It’s serene, the mountain air crisp. Calm blue waters reflect the morning sun. It’s not like the murky, mucky Chesapeake Bay I grew up with, this aquatic place feels uncommon. Few people recreate early, but they will appear soon enough in boats or on paddleboards and jet skis. We snap fit red life jackets and walk down the dock to where our boat awaits. Captain Sherman welcomes us aboard. We choose seats, stowing totes and canes. Sunglasses and hats? On.
Recreational therapists doubling as deckhands untie the lines. Sherm guides our vessel to deeper waters. Exiting the No Wake zone, he opens the throttle. Vvvrrr-ra, ra, ra, ra. We speed across the reservoir, wind at our faces. I take in the steep terrain surrounding the majestic area.
We reach our destination and our captain cuts the motor. An inflated tube for two bobs at the stern platform. Melissa and I raise our arms to volunteer. We clamber from bow to stern and hand our phones to our videographers. We lower ourselves into the large inflatable, giggling and fidgeting until we pose feet first and reclined for the ride. In the quiet moments before we go we look at each other, our childhoods saturated in maritime and our present with gratitude.
The boat launches forward and the momentum stiffens the towline. We scream with delight. We bounce in churned wake. I flash the thumbs-up signaling our driver, go faster. We holler as cold water pelts our faces, our mouths form wide smiles. Melissa and I look again at the green landscape and vow to remember this experience. We yell away latent stress until our turn ends. On sea legs we return to the bow.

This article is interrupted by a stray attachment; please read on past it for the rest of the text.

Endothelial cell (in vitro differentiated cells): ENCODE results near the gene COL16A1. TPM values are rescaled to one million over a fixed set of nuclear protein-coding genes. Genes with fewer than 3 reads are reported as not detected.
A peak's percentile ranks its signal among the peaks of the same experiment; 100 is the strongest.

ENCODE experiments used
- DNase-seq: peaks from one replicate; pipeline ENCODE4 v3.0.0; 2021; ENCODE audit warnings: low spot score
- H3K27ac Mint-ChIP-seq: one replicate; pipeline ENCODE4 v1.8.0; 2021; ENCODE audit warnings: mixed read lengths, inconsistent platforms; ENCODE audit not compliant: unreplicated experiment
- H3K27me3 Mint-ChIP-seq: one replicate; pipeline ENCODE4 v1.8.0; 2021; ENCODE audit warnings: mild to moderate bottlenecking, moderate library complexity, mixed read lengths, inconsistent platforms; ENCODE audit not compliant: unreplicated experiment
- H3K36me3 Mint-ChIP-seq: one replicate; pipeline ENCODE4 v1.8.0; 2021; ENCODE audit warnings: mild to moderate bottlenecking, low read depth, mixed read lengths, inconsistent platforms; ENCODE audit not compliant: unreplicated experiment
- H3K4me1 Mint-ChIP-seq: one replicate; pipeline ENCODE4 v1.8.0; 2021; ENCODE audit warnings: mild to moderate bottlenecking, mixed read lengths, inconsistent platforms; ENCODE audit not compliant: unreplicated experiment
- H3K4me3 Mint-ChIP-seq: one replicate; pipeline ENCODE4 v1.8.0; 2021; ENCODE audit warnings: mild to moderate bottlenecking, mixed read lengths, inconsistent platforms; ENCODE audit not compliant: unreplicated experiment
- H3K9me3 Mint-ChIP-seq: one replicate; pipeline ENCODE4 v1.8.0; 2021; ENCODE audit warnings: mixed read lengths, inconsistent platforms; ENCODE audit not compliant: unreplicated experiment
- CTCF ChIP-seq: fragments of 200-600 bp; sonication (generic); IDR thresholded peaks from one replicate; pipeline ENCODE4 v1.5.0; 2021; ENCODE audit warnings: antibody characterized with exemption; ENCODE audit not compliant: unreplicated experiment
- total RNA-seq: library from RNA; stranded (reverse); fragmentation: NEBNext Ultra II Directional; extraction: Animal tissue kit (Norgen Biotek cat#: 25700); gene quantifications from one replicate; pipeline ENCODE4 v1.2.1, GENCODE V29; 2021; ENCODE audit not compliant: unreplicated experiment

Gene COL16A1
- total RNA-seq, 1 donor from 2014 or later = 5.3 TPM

Watching my companions ride I feel content. As the boat turns and veers back and forth, subsequent tubers slide left and right as if guided in a mega float pen. I gaze across glistening waters, listening to the powerful motor in the wind and the rush of water against the hull. A mate offers me a sip of chai latte. I catch the pleasant smell of cardamom.
We switch to waterskiing. It’s hard, sighted or blind. When any skier stands tall, those onboard cheer, if she loses balance we groan. When it’s my turn I crouch on the gray platform and am helped into a pair of skis. It’s been years, but once I’m fitted I recall the squishy tightness of the foot holds.
Last instructions. Time to jump. Brrrr. The water temperature steals my breath. At least I don’t have swim practice ahead of me. I drift away from the white boat as I hold the line handle. Floating is freedom. Gentle tension finds the line. Tips up, I bring my knees to my chest and extend my arms.
Sherm gives it gas and I feel the invisible pull as my body emerges from the water. In my excitement I straighten my legs too soon and wobble. Down I go with a nose and mouth full of water. I’m laughing too hard to mind. The boat circles back and I try again. With patience, I can stand.
Other women with vision loss take turns skiing and wakeboarding. Challenges and determination invigorate us. As I witness the watersport, I reflexively shiver and place a cotton towel on my lap like a blanket. A little more time remains, last call. Even though I’m cold, I elect to ski again. I can warm up on shore. It’s not everyday you go boating.
I reenter the cool liquid, skis affixed and spirit open. On this attempt I don’t quite get my bearings. I bomb out, sinking into the water. I prepare again. Hit it.
I hear the motor roar. I feel the line pull my body forward. I stay squared, then as I skim over the water’s surface, I push my feet down and engage my hamstrings to extend my limbs. The displaced water sprays my body, the wind whistles in my ears. I rise and I rise and I rise. I shriek in accomplishment. I hear cheers the wind doesn’t claim. I glide along as the white bubbly wake passes me. I inhale and exhale in equilibrium. An unbreakable smile lights my face. I gaze toward the shoreline and take in those green hills and blue waters. With the wind at my cheeks I own this moment. I keep smiling and let go.
Note: This experience was part of my time at a retreat for women with vision loss held at the National Ability Center. To find out more about the incredible possibilities and programs the NAC offers, click here. To find out more about retreats for women with vision loss, visit Oasis Center for Hope.